Asa Whitney Car Wheel Works
Painting by Samuel Sartain circa 1860 of the Asa Whitney and Sons' Car Wheel Works on the north side of the 1600 block of Callowhill Street.
This is now the site of a Community College of Philadelphia parking garage.
This is the story of a Baldwin Locomotive Works spinoff. Asa Whitney (1791-1874) was a machinist in New York prior to moving to Philadelphia in 1842, where he became a partner in the young Baldwin Locomotive Works. He left Baldwin in 1846 to start his own business, in 1848 moving to the north side of the 1600 block of Callowhill Street, covering the entire block between Callowhill Street and the rail line on Pennsylvania Avenue. He had perfected a method (described here) of manufacturing cast-iron railroad wheels and became the largest manufacturer of car wheels in the country. Asa Whitney would leave the firm to his sons in 1860 to become president of the Philadelphia and Reading Railroad.
Asa died in 1874 at his home at 249 North 18th Street, leaving an estate valued at $1 million ($23 million adjusted to today's dollars). This house, just south of Vine Street and next to the future Gynacean Hospital, was demolished in 1950 for the Vine Street widening project. His sons George, John, and James managed the business until bankruptcy in 1891, as reported in the New York Times here. George had died in 1885, leaving an estate of $300,000 ($6 million today). All the properties were sold off at a sheriff's sale in 1896 and 1897, with the Philadelphia & Reading Railroad acquiring the Car Wheel Works site.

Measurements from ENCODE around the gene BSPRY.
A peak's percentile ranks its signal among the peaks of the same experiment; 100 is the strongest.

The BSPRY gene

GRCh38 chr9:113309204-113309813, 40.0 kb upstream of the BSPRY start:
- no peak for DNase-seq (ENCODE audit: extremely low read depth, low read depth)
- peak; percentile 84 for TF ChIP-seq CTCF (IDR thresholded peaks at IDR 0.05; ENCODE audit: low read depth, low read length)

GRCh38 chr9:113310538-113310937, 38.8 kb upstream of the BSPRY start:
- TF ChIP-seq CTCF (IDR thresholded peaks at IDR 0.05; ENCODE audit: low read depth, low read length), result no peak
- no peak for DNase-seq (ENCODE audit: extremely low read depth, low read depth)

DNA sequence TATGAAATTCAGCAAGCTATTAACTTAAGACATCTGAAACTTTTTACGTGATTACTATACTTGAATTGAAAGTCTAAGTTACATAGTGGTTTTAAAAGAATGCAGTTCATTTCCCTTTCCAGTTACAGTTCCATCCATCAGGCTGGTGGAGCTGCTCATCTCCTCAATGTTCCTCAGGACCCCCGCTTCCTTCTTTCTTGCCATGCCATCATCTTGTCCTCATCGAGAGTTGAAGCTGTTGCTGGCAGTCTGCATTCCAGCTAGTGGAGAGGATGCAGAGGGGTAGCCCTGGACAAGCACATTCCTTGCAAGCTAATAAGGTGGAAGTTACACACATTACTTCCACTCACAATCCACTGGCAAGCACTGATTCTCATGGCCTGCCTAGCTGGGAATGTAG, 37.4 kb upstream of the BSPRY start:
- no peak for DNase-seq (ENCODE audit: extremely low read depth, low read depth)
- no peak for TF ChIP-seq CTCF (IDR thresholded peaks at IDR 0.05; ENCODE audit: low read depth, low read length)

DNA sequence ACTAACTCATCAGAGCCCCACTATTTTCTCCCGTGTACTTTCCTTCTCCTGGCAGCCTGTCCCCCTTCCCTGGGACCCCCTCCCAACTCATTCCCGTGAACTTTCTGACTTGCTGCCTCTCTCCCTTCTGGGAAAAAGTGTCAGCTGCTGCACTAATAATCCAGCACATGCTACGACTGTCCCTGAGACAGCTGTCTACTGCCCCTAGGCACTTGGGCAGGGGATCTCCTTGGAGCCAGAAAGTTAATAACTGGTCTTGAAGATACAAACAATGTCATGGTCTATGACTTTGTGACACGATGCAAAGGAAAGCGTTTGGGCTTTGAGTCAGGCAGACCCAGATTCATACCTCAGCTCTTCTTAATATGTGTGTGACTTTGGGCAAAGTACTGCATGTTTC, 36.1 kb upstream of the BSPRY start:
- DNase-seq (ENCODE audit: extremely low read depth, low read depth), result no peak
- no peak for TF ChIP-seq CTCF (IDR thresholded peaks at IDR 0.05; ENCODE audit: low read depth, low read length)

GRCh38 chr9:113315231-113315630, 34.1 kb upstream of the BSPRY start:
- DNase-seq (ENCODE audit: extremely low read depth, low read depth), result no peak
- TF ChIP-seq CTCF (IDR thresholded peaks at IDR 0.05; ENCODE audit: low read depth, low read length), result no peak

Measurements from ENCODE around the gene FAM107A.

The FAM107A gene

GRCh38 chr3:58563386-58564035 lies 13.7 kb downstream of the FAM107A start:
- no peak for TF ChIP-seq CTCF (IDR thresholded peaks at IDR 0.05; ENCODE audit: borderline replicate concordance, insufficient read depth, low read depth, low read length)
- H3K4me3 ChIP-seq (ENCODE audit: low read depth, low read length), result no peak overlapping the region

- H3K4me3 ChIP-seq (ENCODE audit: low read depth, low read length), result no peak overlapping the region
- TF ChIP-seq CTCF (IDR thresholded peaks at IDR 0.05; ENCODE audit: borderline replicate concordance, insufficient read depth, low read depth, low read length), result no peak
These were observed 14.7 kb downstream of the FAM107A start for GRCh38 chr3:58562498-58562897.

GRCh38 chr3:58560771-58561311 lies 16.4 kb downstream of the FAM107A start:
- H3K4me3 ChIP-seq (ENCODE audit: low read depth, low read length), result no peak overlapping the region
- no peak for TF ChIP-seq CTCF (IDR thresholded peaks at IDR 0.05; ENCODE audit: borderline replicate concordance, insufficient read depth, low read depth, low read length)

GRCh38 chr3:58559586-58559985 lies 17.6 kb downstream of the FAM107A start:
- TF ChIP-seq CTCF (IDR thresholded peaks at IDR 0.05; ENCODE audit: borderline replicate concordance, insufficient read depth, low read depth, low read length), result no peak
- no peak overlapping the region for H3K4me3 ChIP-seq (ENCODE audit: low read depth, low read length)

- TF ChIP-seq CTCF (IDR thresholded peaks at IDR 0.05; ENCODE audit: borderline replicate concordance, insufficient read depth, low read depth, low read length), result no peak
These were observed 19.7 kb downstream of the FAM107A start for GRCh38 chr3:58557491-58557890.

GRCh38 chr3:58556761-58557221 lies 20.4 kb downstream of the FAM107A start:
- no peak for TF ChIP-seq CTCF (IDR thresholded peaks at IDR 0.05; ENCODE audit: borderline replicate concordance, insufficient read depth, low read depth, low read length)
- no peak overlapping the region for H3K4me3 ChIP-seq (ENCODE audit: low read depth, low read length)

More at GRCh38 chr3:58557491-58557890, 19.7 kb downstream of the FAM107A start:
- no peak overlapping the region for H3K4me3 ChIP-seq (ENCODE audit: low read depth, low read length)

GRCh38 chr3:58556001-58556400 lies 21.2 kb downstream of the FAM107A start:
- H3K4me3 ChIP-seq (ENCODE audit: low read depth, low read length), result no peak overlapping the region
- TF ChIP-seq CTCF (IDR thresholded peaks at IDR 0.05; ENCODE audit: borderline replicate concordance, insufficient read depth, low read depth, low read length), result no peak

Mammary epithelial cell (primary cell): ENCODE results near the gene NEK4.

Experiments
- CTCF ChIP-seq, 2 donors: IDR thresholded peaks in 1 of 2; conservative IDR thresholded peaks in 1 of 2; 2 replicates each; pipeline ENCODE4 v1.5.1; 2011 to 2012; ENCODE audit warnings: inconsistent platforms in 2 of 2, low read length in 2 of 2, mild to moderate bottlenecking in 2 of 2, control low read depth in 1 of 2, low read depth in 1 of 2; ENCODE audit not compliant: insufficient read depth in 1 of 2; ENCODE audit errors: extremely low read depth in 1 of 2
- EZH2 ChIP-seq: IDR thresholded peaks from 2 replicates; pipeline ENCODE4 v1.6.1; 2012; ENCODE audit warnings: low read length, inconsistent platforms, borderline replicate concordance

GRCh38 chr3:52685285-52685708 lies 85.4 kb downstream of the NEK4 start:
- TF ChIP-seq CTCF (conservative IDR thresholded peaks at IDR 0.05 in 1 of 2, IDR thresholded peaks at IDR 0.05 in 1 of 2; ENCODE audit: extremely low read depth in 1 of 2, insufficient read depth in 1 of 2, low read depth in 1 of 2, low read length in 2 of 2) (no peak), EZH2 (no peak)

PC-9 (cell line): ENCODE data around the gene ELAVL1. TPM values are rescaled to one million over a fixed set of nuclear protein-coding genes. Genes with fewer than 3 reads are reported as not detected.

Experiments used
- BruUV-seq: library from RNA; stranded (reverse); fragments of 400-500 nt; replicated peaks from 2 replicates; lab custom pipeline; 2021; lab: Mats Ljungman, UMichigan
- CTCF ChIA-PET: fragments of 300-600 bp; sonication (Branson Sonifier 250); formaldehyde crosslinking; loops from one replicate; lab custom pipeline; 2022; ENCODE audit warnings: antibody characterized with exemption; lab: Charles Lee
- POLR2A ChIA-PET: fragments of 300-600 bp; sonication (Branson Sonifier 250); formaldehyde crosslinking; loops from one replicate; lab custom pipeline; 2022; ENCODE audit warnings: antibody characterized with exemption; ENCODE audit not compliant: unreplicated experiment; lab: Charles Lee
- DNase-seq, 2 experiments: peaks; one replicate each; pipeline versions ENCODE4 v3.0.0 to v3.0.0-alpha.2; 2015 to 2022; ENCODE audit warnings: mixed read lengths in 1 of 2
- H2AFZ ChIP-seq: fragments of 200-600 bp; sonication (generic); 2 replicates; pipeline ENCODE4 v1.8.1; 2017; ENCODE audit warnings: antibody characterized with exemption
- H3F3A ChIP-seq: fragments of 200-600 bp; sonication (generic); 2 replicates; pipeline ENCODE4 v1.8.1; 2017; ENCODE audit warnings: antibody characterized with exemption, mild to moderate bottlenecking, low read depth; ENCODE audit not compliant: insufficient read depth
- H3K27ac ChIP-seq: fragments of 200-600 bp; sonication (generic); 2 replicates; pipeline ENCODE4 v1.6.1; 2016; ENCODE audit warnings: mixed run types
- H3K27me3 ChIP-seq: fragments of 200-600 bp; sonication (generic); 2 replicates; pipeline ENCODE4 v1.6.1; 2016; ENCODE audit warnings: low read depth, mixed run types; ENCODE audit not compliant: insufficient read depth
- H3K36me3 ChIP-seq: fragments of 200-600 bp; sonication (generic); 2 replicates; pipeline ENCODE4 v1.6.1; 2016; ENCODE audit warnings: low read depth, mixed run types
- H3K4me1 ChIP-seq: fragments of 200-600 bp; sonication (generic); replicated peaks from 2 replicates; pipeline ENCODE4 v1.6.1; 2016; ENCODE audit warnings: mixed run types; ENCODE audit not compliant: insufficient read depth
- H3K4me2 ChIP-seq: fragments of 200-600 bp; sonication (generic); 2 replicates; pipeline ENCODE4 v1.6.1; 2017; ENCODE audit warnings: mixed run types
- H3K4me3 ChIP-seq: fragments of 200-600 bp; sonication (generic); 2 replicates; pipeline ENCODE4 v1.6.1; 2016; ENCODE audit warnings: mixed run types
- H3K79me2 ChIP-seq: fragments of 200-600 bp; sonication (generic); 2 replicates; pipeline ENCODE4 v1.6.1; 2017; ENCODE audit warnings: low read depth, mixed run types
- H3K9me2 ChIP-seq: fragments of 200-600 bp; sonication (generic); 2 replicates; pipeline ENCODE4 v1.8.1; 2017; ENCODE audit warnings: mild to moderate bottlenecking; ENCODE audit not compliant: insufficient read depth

Caveat: if you research Asa Whitney it can get confusing. An unrelated and contemporaneous Asa Whitney (1797-1872) was a New York merchant who in 1844 had proposed a transcontinental railroad across the United States. The information on and pictures of the two men are often interpolated.